Japan takes a lot of pride in its cuisine, and not just on a national level. Different parts of the country have earned reputations for making certain dishes or producing certain ingredients better than anywhere else, with such recognition becoming an intangible badge of honor for locals and source of envy among travelers.
But which part of Japan is the best to eat in? To try to find out, finance and economics website Diamond Online polled its users, asking which prefectures have the most delicious food. A total of 30,024 responses were collected from participants aged 20 to 79, so let’s take a look at the top five, and also fill in a missing piece on information by giving you SoraNews24’s recommendations for what to eat in those prefectures.
As a stronghold of numerous facets of traditional Japanese culture, it’s no surprise to see Kyoto make the list. The type of food most commonly associated with the area is kaiseki ryori, elaborate multi-course meals often eaten at the ryokan (Japanese inn) the diners are staying at, but if you want to go a little simpler, Kyoto is also known for yudofu (tofu hot pot made with bonito stock) and nishin soba (soba noodles with herring).
Oh, and don’t forget to save room for dessert, since Kyoto Prefecture is where you’ll find the town of Uji, which produces some of the best green tea in Japan, and so some of the best matcha sweets too.
Niigata’s inclusion on the list is a bit of a head-scratcher, since there isn’t really any specific dish that’s associated with Niigata that really gets most people’s mouths watering, though hegi soba, the local version of buckwheat noodles which are made funori seaweed, is tasty enough.
What Niigata does have, though, is rice. Niigata-grown Koshihikari rice is often said to be the most delicious variety in Japan, and with rice being a major component of so many Japanese meals, Niigata’s great grains seem to have powered it into the number-four spot.
Niigata may also have scored a few extra points in the survey because thanks to its rice and clean water supply, the prefecture is also known for its excellent sake breweries. Granted, sake is a beverage, and so it’s not entirely in keeping with the survey’s question of “Which prefecture has delicious food?”, but considering how much better even ordinary food tastes after a strong drink or two, maybe Niigata’s sake leaves diners feeling extra satisfied at the end of their meals.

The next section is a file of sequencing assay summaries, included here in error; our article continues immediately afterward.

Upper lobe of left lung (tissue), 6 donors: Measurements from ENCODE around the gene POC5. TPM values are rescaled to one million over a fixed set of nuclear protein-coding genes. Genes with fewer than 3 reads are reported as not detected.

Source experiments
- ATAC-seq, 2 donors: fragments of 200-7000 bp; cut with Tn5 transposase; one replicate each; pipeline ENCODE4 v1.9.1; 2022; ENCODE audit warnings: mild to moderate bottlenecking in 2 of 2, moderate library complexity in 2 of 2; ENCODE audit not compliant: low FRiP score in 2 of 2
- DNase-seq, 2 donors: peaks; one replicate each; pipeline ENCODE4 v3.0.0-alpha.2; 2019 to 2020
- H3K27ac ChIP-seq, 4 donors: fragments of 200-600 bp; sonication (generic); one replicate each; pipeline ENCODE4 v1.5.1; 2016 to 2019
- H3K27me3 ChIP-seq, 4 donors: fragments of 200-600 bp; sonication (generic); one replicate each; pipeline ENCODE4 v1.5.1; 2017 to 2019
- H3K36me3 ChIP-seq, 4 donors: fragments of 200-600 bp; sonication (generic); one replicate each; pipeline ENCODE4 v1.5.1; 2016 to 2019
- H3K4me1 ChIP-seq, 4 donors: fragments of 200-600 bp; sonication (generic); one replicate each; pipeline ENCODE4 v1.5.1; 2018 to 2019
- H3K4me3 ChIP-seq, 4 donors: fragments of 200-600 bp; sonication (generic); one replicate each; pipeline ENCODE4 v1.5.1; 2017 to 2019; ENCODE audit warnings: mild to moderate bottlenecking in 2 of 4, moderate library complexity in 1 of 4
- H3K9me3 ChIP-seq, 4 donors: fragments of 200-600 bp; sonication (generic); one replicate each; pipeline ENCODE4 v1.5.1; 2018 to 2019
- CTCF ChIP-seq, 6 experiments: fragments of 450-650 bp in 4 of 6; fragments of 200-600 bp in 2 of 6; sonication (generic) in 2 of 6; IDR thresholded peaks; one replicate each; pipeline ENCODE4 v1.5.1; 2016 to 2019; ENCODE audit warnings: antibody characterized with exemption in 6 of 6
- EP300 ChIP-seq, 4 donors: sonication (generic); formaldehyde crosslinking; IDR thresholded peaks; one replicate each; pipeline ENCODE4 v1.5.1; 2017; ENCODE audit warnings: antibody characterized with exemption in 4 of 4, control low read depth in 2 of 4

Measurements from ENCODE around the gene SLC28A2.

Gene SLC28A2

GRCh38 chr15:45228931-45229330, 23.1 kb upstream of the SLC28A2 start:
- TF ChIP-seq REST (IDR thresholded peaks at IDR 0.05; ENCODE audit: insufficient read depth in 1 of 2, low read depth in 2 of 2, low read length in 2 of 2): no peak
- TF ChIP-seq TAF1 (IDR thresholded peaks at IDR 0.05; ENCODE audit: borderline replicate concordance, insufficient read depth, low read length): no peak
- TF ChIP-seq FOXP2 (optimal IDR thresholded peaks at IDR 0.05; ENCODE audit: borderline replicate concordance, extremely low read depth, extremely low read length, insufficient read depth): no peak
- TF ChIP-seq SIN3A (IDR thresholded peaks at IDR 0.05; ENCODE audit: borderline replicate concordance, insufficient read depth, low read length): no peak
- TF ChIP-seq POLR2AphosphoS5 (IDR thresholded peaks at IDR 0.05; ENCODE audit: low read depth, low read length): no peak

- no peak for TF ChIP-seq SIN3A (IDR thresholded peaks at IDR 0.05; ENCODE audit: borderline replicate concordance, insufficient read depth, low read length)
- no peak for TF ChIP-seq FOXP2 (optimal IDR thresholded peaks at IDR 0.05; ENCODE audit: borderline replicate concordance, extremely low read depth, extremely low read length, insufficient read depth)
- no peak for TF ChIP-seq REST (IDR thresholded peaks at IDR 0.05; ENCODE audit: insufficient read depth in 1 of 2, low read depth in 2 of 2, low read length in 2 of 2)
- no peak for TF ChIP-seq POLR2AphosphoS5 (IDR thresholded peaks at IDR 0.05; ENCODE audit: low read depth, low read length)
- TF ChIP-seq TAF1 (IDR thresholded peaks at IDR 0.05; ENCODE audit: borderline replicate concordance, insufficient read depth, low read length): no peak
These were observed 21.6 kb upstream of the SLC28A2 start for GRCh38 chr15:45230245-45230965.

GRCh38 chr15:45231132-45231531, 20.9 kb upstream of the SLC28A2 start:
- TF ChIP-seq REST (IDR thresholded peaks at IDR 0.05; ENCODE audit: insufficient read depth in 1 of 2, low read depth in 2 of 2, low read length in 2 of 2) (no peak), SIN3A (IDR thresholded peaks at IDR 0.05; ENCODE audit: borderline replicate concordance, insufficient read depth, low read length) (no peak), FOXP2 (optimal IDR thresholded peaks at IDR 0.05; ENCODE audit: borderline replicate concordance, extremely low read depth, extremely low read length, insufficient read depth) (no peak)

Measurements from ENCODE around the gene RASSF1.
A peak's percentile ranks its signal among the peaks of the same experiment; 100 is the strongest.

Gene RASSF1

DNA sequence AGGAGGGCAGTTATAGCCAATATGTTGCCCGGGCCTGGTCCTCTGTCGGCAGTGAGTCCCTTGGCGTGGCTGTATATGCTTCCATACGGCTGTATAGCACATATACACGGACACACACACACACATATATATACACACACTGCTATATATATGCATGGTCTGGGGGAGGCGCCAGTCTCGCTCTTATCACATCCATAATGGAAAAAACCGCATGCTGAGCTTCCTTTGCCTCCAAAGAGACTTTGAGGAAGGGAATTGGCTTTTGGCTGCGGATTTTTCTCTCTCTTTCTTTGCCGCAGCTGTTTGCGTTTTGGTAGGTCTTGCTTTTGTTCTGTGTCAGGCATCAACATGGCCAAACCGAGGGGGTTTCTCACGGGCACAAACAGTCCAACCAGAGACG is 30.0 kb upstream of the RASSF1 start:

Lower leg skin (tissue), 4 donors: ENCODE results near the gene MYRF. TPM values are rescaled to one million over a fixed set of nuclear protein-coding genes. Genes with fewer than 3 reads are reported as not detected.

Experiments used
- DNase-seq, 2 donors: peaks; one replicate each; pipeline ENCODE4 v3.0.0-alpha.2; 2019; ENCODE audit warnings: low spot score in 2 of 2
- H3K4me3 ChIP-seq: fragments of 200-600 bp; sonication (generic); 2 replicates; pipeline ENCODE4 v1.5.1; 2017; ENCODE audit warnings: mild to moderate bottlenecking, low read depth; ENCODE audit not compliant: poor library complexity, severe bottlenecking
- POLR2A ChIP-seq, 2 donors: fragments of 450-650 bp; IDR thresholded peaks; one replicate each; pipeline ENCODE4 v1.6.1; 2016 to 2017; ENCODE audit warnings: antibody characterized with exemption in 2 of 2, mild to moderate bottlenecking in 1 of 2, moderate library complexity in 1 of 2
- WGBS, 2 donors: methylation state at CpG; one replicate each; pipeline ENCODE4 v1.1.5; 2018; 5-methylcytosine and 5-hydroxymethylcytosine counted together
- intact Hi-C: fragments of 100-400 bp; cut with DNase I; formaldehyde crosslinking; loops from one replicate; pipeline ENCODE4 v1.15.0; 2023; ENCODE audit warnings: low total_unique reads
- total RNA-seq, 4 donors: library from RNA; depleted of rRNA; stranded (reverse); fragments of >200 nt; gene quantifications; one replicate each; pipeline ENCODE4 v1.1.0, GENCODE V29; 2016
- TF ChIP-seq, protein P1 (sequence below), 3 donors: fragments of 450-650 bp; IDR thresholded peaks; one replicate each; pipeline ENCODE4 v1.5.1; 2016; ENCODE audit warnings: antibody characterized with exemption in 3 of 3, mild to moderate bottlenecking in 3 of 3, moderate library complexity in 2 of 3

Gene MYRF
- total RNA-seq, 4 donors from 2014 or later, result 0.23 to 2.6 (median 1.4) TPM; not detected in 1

On the other hand, it’s easy to come up with specific food recommendations for Osaka, starting with okonomiyaki, a pancake-like omelet made with cabbage, pork, and whatever other vegetables, meats, or seafood you want to toss in. For a less substantial taste of Osaka cuisine, there’s takoyaki, bite-sized octopus dumplings you eat with a toothpick and are so good that they’re even featured in the Michelin dining guide.
The largest city on the southwestern island of Kyushu, Fukuoka’s biggest edible claim to fame is its ramen. Fukuoka City in particular is known among ramen fans as the best place to gettonkotsu (pork stock) ramen, which in Fukuoka uses thin, chewy noodles that retain a connection with ramen’s Chinese roots. Pair it with some hitokuchi gyoza, Fukuoka’s bite-sized take on pork dumplings, and you’ve got a great meal, or if you’re feeling more adventurous you can seek out some mentaiko, spicy cod roe, which is great on rice.
As an island nation, Japan has always loved seafood, and the northern island of Hokkaido, surrounded by cold waters, is widely considered to be the best place for crab, salmon and uni (sea urchin).
Hokkaido scallops and ikura (salmon roe) are also highly prized, but even the dry land of Hokkaido boasts plenty of regional delicacies, thanks to its abundant farmland and spacious ranches. Pork rice bowls seasoned with a sweet glaze, ramen with miso broth, corn and potatoes from the fields, and ice cream and cheese from Japan’s number-one dairy-producing prefecture are all basically national treasures in the eyes of Japanese foodies.
All that variety makes it hard to argue with Hokkaido taking the top spot on the list, and also hard to hear anything other than the rumbling of our stomachs.
Source: Yahoo! Japan News/Diamond Online via Otakomu
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